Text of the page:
Mr Hill : In 2017, we had a total of 50 long-term bursary applications. I haven't got the figures for the previous financial year.

Senator KITCHING: What was that figure?

Mr Hill : It was 50.

Senator KITCHING: Would you be able to take on notice for 2015 and 2016?

Mr Hill : Most certainly.

Senator KITCHING: How does the department advertise the availability of the scholarship?

Mr Hill : The Australian Veterans' Children Assistance Trust, who administers the program for us, publicises the bursary, as does the department through its usual modes such as the website and the like.

Ms Foreman : The AVCAT, the organisation that Simon was just referring to, have extensive links with the ESO community and there are various members of the ESO community on their board. They also administer other scholarships and programs for the children of veterans.

Senator KITCHING: Was the number of scholarships reduced to enable an increase in the funds?

Ms Foreman : No. That was a separate decision that the commission took in, I think, November last year—sometime in 2017. The commission looked at the fact that we hadn't increased the bursary over a number of years; whereas education costs et cetera had increased during that time. So a decision was made for it to rise to a top of $12,000 rather than $9,000.

Senator KITCHING: I have a photograph here—this is about a war memorial overseas—of the First Australian Imperial Force memorial in Jerusalem. I understand that DVA is responsible for the maintenance of Australian war memorials overseas.

Mr Corke : We are responsible for the maintenance of some war memorials overseas. I would need to check the records to see if Jerusalem is one of them. A large number of memorials established overseas have been established by private or other interest groups, and the Australian government has no responsibility to maintain them. However, we do run a grants program in the War Graves Branch which enables people who do maintain these memorials to seek funding from us to assist them to maintain them.

Senator KITCHING: This is the First Australian Imperial Force War Memorial at Mount Scopus Cemetery in Jerusalem, and it doesn't seem to be in the best of repair. Would you be able to take on notice to see whether it is a memorial that DVA has a direct responsibility for, or who might be responsible for it?

Mr Corke : I would be able to tell you very quickly whether or not we are responsible, but finding out who is looking after it, if it is not us, is somewhat more complex.

Senator KITCHING: If you could let us know, that would be good. I will leave it at that, because we'll go from there and see who is responsible.

Senator MOORE: Is the list for which DVA is responsible on your website somewhere?

Mr Corke : The bulk of them are. In the main it's memorials in places like on the Western Front and Gallipoli. There are 14 separate memorials that we maintain in Papua New Guinea—as part of that campaign—but there are a number of others in places like Crete et cetera.

Senator MOORE: On that, would also be the budget that is given to the maintenance of those memorials.

Mr Corke : We have a budget for maintenance of memorials, which is an ongoing budget, and we run a program of maintenance, as we do for our war cemeteries. So it's not that a certain amount is allocated per year per memorial; we go on the basis of a memorial needing to be managed as an asset—'This one is coming up for repair'—and then we'll arrange to have that done.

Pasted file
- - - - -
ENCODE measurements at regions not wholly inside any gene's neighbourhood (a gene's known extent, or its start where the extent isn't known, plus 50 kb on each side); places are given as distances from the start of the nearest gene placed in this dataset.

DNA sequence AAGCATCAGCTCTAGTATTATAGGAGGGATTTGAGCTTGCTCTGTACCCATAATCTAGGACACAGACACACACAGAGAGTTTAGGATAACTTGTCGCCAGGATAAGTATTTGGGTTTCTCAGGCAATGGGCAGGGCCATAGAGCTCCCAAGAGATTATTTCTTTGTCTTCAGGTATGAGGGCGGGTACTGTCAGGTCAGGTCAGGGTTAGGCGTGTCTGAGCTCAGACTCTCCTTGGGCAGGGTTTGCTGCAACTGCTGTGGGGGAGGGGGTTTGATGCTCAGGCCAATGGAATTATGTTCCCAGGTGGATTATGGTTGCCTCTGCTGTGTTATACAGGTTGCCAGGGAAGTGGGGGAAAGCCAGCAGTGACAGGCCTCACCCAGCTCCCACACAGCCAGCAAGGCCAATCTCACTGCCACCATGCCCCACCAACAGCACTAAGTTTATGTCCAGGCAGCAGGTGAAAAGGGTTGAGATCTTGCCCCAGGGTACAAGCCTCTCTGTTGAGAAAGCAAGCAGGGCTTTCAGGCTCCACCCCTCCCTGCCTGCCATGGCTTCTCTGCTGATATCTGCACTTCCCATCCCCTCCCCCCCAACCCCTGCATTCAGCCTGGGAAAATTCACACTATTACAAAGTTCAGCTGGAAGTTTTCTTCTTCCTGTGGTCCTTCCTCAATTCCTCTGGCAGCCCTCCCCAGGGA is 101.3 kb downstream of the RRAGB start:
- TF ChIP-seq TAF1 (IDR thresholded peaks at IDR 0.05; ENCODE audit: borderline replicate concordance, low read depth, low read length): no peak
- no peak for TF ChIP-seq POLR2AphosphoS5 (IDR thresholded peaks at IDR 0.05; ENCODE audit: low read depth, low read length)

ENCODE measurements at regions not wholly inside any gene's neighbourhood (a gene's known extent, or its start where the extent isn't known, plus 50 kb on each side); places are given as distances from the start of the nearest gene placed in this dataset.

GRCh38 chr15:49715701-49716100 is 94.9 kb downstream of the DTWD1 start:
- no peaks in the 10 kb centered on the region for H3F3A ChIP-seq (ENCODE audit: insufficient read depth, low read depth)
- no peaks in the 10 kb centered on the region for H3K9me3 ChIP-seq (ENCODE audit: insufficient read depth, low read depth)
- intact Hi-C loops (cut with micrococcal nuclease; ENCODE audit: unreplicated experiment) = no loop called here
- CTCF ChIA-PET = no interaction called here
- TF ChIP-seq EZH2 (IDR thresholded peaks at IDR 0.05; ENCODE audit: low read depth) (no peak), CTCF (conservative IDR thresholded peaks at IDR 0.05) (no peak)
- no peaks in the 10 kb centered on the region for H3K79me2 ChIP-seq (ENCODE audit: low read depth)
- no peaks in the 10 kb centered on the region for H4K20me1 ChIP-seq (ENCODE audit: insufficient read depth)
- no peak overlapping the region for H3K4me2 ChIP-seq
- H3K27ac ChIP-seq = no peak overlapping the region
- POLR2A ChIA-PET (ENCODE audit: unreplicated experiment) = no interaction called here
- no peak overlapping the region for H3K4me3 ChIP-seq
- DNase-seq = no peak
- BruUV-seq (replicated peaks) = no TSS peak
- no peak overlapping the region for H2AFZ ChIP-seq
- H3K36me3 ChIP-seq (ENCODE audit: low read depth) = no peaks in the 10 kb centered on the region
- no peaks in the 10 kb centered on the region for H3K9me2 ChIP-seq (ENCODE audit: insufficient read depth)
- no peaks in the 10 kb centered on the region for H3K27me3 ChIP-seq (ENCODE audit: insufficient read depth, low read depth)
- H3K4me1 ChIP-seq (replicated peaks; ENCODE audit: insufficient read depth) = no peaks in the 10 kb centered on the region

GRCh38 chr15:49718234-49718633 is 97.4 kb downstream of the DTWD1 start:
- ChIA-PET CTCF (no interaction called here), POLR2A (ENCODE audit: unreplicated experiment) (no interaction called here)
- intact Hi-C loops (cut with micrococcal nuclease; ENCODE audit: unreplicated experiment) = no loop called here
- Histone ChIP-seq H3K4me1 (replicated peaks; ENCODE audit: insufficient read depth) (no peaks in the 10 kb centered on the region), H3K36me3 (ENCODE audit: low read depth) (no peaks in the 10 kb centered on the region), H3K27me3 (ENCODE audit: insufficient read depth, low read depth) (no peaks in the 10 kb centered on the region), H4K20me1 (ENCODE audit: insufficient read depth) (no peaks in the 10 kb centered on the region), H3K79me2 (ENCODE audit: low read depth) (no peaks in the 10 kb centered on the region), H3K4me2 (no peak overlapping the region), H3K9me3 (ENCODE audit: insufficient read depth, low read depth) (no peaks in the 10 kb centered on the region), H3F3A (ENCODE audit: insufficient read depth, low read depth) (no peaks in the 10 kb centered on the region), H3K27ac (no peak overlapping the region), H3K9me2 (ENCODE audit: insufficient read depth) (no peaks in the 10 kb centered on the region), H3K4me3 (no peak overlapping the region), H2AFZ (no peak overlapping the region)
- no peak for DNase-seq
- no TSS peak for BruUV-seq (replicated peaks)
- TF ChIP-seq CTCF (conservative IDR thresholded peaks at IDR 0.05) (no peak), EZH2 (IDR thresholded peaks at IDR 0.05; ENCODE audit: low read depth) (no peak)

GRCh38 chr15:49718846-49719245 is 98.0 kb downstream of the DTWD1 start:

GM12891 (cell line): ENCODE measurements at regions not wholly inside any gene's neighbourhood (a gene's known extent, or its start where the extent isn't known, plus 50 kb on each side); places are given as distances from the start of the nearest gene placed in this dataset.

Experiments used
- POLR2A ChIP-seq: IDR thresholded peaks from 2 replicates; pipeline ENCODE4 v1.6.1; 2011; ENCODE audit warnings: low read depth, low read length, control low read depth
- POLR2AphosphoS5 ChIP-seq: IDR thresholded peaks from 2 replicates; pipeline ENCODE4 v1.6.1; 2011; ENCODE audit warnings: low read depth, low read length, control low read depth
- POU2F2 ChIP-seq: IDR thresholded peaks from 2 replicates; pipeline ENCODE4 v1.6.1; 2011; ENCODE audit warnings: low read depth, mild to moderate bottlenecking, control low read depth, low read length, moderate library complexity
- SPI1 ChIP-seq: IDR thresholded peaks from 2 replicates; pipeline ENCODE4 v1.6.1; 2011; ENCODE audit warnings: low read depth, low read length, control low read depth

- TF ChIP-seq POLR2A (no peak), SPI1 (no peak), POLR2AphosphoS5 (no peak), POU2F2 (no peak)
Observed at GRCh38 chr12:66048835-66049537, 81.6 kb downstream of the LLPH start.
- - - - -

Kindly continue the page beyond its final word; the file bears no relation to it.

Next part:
CHAIR: Are there any further questions?

Senator Payne: I don't have a question; I just wanted to make an observation. I had the great honour and privilege of being in Villers-Bretonneux on Anzac Day this year and being at the opening of the Sir John Monash Centre on the preceding evening and later in the day was at Bullecourt, and I spent a great deal of time visiting some of the smaller memorials on that part of the Western Front.

I just want to take this opportunity at these estimates as somebody who did experience those events in an extremely privileged way to commend the department on the work of their officials. I see Major General Mark Kelly behind me somewhere and Mr Corke. Also of course Mr Lewis was there and countless other members of the Veterans' Affairs team whose names I am not aware of, but it was an of exceptional effort and they should be enormously proud of the work that they did. The 8,000 Australians who were at Villers Bretonneux for the dawn service most certainly were proud, as were the men and women of the ADF, to participate and support those events. I wanted to place that on the record.

CHAIR: Thank you very much, Minister—wonderful sentiments to conclude this evening. Are there any more questions for the Department of Veterans' Affairs? If not, that concludes the committee's examination of the Department of Veterans' Affairs and the Defence portfolio. I thank the minister and officers for their attendance and also Hansard, broadcasting and our brilliant committee secretariat. The committee will begin its hearings tomorrow morning at 9.00 am with the Foreign Affairs and Trade portfolios. Thank you. Good night, everyone. The hearing is now adjourned.

Committee adjourned at 21:06